|||Mouterde P. Nouvelle flore du Liban et de la Syrie 1966; 1(Texte): 371-2.|
|||Saleh B, Hammoud R, Al-Mariri A. Antimicrobial activity of Ficus sycomorus L. (Moraceae) leaf and stem-bark extracts against multidrug resistant human pathogens. Herba Pol 2015; 61(1): 39-49.
|||Heath DD, Iwama GK, Devlin RH. PCR primed with VNTR core sequences yields species specific patterns and hypervariable probes. Nucleic Acids Res 1993; 21(24): 5782-5.
|||Karaca M, Ince AG. Minisatellites as DNA markers to classify bermudagrasses (Cynodon spp.): Confirmation of minisatellite in amplified products. J Genet 2008; 87(1): 83-6.
|||Winberg BC, Zhou Z, Dallas JF, McIntyre CL, Gustafson JP. Characterization of minisatellite sequences from Oryza sativa. Genome 1993; 36(5): 978-83.
|||Zhou Z, Bebeli PJ, Somers DJ, Gustafson JP. Direct amplification of minisatellite-region DNA with VNTR core sequences in the genus Oryza. Theor Appl Genet 1997; 95(5): 942-9.
|||Bhattacharya E, Ranade SA. Molecular distinction amongst varieties of mulberry using RAPD and DAMD profiles. BMC Plant Biol 2001; 1(3): 3.
|||Ha WY, Shaw PC, Liu J, Yau FC, Wang J. Authentication of Panax ginseng and Panax quinquefolius using amplified fragment length polymorphism (AFLP) and directed amplification of minisatellite region DNA (DAMD). J Agric Food Chem 2002; 50(7): 1871-5.
|||Ho WS, Wickneswari R, Mahani MC, Shukor MN. Comparative genetic diversity studies of Shorea curtisii (dipterocarpaceae): An assessment using SSR and DAMD markers. J Trop For Sci 2006; 18(22): 22-35.|
|||Ince AG, Karaca M, Onus AN. Development and utilization of diagnostic DAMD-PCR markers for Capsicum accessions. Genet Resour Crop Evol 2009; 56(2): 211-21.
|||Ince AG, Aykurt C, Karaca M, et al. CAPS and DAMD-PCR assays for species identification of Convolvulus L. (Convolvulaceae). Planta Med 2010; 76(12): 1203-3.
|||Anand KK, Srivastava RK, Chaudhary LB, Singh AK. Delimitation of species of the Astragalus rhizanthus complex (Fabaceae) using molecular markers RAPD, ISSR and DAMD. Taiwania 2010; 55(3): 197-207. [http://dx.doi.org/10.6165/tai.2010.55(3).197].|
|||Ince AG, Karaca M. Genetic variation in common bean landraces efficiently revealed by Td-DAMD-PCR markers. Plant Omics 2011; 4(4): 220-7.|
|||Hu JB, Li JW, Wang LJ, et al. Utilization of a set of high-polymorphism DAMD markers for genetic analysis of a cucumber germplasm collection. Acta Physiol Plant 2011; 33(1): 227-31.
|||Seyedimoradi H, Talebi R, Hassani D, Karami F. Comparative genetic diversity analysis in Iranian local grapevine cultivars using ISSR and DAMD molecular markers. Environ Exp Biol 2012; 10: 125-32.|
|||Srivastava N, Bajpai A, Chandra R, Rajan S, Muthukumar M, Srivastava MK. Comparison of PCR based marker systems for genetic analysis in different cultivars of mango. J Environ Biol 2012; 33(2): 159-66.
|||Kumar S, Nair KN. Genetic variation and phylogenetic relationships among Indian Citrus taxa revealed by DAMD-PCR markers. Genet Resour Crop Evol 2013; 60(6): 1777-800.
|||Pakseresht F, Talebi R, Karami E. Comparative assessment of ISSR, DAMD and SCoT markers for evaluation of genetic diversity and conservation of landrace chickpea (Cicer arietinum L.) genotypes collected from north-west of Iran. Physiol Mol Biol Plants 2013; 19(4): 563-74.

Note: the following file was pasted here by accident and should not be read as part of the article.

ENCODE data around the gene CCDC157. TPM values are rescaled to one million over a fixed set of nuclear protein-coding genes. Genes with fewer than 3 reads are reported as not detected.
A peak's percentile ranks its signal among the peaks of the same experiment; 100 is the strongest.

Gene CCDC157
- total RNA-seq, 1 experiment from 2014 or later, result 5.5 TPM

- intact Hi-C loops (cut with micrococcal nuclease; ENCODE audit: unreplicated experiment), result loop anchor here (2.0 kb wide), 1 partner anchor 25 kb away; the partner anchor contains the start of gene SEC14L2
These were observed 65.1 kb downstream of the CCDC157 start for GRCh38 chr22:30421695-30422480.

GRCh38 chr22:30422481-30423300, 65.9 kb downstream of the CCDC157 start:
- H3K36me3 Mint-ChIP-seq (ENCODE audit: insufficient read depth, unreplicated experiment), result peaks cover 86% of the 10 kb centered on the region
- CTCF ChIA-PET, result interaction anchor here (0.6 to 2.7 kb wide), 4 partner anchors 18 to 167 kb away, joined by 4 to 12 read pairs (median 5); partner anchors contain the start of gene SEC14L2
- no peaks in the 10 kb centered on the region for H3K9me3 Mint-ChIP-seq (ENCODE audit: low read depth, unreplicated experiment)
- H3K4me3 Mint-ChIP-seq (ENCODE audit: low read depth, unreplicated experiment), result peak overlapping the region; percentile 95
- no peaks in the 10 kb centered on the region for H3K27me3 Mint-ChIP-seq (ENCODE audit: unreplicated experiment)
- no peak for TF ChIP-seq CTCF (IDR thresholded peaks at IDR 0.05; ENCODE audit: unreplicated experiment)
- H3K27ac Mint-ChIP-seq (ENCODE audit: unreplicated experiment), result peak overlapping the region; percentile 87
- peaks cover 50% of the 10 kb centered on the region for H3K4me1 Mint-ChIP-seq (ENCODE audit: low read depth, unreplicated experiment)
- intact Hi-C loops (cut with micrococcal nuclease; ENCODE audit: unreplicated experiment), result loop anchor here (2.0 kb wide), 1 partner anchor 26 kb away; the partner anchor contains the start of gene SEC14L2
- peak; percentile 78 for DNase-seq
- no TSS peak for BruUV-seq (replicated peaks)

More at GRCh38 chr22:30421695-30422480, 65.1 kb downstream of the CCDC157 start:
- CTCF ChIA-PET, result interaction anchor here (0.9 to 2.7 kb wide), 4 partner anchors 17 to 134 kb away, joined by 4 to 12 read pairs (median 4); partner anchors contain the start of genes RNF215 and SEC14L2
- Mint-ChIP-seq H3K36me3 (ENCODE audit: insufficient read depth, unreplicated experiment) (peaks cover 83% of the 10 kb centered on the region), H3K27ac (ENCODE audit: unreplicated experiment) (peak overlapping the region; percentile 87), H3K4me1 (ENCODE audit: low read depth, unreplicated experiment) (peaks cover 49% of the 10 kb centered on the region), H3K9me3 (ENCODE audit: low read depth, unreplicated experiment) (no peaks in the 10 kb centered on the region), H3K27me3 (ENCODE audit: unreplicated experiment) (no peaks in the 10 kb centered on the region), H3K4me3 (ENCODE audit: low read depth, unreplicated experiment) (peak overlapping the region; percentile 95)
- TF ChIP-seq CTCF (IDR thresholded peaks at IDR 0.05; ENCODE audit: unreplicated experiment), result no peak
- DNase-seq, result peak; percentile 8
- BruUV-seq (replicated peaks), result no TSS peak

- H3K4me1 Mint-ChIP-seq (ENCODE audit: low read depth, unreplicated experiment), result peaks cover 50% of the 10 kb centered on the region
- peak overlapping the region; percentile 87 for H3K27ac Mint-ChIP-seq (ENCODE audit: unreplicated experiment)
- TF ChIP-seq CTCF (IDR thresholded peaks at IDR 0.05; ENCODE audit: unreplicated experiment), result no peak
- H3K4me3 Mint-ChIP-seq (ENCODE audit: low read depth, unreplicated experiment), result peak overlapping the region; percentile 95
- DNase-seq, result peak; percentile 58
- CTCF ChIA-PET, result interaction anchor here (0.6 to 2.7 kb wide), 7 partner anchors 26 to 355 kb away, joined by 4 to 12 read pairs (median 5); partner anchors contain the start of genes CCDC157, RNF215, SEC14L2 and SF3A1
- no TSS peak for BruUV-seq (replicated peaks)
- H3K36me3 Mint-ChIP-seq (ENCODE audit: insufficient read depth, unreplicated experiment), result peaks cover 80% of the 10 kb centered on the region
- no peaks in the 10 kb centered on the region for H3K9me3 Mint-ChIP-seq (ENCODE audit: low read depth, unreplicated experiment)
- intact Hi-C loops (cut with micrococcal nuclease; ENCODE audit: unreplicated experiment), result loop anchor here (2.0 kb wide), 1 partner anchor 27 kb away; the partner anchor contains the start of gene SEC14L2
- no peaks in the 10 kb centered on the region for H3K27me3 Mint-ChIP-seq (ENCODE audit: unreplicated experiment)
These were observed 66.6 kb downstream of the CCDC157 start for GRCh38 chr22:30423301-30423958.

|||Murty SG, Patel F, Punwar BS, et al. Comparison of RAPD, ISSR, and DAMD markers for genetic giversity assessment between accessions of Tatropha curcas L. and its related species. J Agric Sci Technol 2013; 15(5): 1007-22.|
|||Singh N, Bajpai R, Mahar KS, Tiwari V, Upreti DK, Rana TS. ISSR and DAMD markers revealed high genetic variability within Flavoparmelia caperata in Western Himalaya (India). Physiol Mol Biol Plants 2014; 20(4): 501-8.
|||Ince AG. karaca M. Td-DAMD-PCR assays for fingerprinting of commercial carnations. Turk J Biol 2015; 39: 290-8.
|||Pinar H, Bulut M, Altunoz D, et al. Determination of genetic diversity and relationships within Citrus and related genera using DAMD markers. Bangl J Bot 2017; 46(1): 163-70.|
|||Jain JR, Timsina B, Satyan KB, Manohar SH. comparative assessment of morphological and 300 molecular diversity among Sechium edule (Jacq.) Sw. accessions in India. 3 Biotech 2017; 7(2): 106-13.|
|||Doyle JJ, Doyle JL. A rapid DNA isolation procedure for small quantities of fresh leaf tissue. Phytochem Bull 1987; 19: 11-5.|
|||Statsoft Statistica (Data analysis software system), version 6 Statsoft Inc 2003.www.statsoft.com|
|||Jaccard P. Nouvelles recherches sur la distribution flora. Bull Soc Vaud Sci Nat 1908; 44(163): 223-70.|
|||Botstein D, White RL, Skolnick M, Davis RW. Construction of a genetic linkage map in man using restriction fragment length polymorphisms. Am J Hum Genet 1980; 32(3): 314-31.
|||Machado CA, Jousselin E, Kjellberg F, Compton SG, Herre EA. Phylogenetic relationships, historical biogeography and character evolution of fig-pollinating wasps. Proc Biol Sci 2001; 268(1468): 685-94.
|||Salhi-Hannachi A, Chatti K, Saddoud O, et al. Genetic diversity of different Tunisian fig (Ficuscarica L.) collections revealed by RAPD fingerprints. Hereditas 2006; 143(2006): 15-22.